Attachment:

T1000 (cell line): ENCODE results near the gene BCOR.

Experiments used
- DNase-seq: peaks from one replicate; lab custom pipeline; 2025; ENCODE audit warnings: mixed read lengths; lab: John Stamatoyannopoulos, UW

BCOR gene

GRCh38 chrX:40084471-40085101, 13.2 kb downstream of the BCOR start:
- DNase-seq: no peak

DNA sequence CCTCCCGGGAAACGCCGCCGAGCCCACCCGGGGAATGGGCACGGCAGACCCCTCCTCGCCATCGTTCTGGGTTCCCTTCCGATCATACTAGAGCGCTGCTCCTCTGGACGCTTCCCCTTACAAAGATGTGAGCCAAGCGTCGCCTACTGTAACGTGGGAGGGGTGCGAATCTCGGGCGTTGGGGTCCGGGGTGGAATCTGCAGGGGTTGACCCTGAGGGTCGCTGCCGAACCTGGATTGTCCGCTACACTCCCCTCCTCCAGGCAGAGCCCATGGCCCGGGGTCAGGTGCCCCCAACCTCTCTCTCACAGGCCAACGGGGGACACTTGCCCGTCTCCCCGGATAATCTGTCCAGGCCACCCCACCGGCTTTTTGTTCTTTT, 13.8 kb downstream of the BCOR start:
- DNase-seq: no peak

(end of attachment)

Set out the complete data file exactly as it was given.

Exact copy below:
T1000 (cell line): ENCODE results near the gene BCOR.

Experiments used
- DNase-seq: peaks from one replicate; lab custom pipeline; 2025; ENCODE audit warnings: mixed read lengths; lab: John Stamatoyannopoulos, UW

BCOR gene

GRCh38 chrX:40084471-40085101, 13.2 kb downstream of the BCOR start:
- DNase-seq: no peak

DNA sequence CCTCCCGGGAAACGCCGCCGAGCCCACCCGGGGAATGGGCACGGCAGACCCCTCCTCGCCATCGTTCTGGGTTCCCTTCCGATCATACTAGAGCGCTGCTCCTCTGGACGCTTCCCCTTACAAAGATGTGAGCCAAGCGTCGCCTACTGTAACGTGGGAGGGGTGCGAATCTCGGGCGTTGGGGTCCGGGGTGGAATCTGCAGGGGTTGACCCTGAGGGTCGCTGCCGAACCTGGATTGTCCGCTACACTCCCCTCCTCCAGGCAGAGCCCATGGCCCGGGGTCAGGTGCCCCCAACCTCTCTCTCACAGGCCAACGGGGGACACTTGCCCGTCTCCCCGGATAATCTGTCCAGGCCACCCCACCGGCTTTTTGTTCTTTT, 13.8 kb downstream of the BCOR start:
- DNase-seq: no peak